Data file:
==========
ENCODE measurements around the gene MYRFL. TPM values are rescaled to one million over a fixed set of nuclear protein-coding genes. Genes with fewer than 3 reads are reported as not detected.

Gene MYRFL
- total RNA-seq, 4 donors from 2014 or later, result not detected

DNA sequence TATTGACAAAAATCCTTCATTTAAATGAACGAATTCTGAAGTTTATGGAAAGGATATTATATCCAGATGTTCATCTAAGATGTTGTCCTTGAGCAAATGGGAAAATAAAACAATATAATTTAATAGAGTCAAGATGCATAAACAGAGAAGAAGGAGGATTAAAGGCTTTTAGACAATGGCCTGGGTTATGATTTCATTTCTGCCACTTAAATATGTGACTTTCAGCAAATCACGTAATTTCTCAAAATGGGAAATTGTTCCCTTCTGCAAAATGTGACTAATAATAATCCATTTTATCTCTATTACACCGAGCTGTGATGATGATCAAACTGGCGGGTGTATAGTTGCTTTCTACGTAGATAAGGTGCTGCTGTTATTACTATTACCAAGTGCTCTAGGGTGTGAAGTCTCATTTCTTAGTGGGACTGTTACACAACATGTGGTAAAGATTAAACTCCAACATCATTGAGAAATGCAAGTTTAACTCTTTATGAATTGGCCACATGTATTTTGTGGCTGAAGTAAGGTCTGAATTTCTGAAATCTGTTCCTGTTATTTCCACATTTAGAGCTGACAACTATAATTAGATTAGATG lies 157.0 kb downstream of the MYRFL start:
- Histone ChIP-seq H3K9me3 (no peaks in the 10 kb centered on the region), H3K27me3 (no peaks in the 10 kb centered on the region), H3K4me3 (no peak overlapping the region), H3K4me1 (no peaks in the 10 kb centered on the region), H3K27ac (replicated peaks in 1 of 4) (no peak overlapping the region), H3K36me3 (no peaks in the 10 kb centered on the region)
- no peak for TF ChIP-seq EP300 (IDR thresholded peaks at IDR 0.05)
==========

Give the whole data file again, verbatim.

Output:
ENCODE measurements around the gene MYRFL. TPM values are rescaled to one million over a fixed set of nuclear protein-coding genes. Genes with fewer than 3 reads are reported as not detected.

Gene MYRFL
- total RNA-seq, 4 donors from 2014 or later, result not detected

DNA sequence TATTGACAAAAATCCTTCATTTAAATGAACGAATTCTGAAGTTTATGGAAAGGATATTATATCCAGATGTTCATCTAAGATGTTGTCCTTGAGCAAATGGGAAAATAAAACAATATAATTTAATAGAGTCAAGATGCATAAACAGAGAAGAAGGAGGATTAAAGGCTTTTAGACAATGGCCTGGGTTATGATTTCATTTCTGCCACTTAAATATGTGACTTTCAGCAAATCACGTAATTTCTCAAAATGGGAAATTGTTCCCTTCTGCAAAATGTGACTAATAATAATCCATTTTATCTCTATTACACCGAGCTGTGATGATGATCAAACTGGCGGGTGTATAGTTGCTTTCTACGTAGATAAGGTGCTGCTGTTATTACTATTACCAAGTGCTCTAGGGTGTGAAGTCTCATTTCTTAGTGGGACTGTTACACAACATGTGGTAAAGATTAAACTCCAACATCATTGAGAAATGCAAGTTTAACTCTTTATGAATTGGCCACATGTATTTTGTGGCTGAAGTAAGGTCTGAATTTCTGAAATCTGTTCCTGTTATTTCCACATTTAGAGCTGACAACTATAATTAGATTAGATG lies 157.0 kb downstream of the MYRFL start:
- Histone ChIP-seq H3K9me3 (no peaks in the 10 kb centered on the region), H3K27me3 (no peaks in the 10 kb centered on the region), H3K4me3 (no peak overlapping the region), H3K4me1 (no peaks in the 10 kb centered on the region), H3K27ac (replicated peaks in 1 of 4) (no peak overlapping the region), H3K36me3 (no peaks in the 10 kb centered on the region)
- no peak for TF ChIP-seq EP300 (IDR thresholded peaks at IDR 0.05)